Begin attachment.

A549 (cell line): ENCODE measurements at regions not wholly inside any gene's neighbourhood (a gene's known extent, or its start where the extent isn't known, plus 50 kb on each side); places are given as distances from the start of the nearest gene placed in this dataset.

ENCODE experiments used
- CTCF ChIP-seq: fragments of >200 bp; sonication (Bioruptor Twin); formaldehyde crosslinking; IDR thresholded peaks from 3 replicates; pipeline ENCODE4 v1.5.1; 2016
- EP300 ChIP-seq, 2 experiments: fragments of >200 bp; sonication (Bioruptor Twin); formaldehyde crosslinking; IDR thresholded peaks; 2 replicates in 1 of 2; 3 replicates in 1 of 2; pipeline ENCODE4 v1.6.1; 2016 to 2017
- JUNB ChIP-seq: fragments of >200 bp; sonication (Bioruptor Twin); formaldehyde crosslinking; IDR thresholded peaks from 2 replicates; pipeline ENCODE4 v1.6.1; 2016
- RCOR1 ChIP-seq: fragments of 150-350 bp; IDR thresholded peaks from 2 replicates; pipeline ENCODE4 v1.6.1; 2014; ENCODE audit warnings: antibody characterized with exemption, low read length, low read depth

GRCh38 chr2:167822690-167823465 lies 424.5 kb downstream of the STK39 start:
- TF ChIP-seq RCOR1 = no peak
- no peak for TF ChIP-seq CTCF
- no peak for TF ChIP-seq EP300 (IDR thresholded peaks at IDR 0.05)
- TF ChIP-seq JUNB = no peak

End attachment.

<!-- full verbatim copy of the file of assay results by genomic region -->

A549 (cell line): ENCODE measurements at regions not wholly inside any gene's neighbourhood (a gene's known extent, or its start where the extent isn't known, plus 50 kb on each side); places are given as distances from the start of the nearest gene placed in this dataset.

ENCODE experiments used
- CTCF ChIP-seq: fragments of >200 bp; sonication (Bioruptor Twin); formaldehyde crosslinking; IDR thresholded peaks from 3 replicates; pipeline ENCODE4 v1.5.1; 2016
- EP300 ChIP-seq, 2 experiments: fragments of >200 bp; sonication (Bioruptor Twin); formaldehyde crosslinking; IDR thresholded peaks; 2 replicates in 1 of 2; 3 replicates in 1 of 2; pipeline ENCODE4 v1.6.1; 2016 to 2017
- JUNB ChIP-seq: fragments of >200 bp; sonication (Bioruptor Twin); formaldehyde crosslinking; IDR thresholded peaks from 2 replicates; pipeline ENCODE4 v1.6.1; 2016
- RCOR1 ChIP-seq: fragments of 150-350 bp; IDR thresholded peaks from 2 replicates; pipeline ENCODE4 v1.6.1; 2014; ENCODE audit warnings: antibody characterized with exemption, low read length, low read depth

GRCh38 chr2:167822690-167823465 lies 424.5 kb downstream of the STK39 start:
- TF ChIP-seq RCOR1 = no peak
- no peak for TF ChIP-seq CTCF
- no peak for TF ChIP-seq EP300 (IDR thresholded peaks at IDR 0.05)
- TF ChIP-seq JUNB = no peak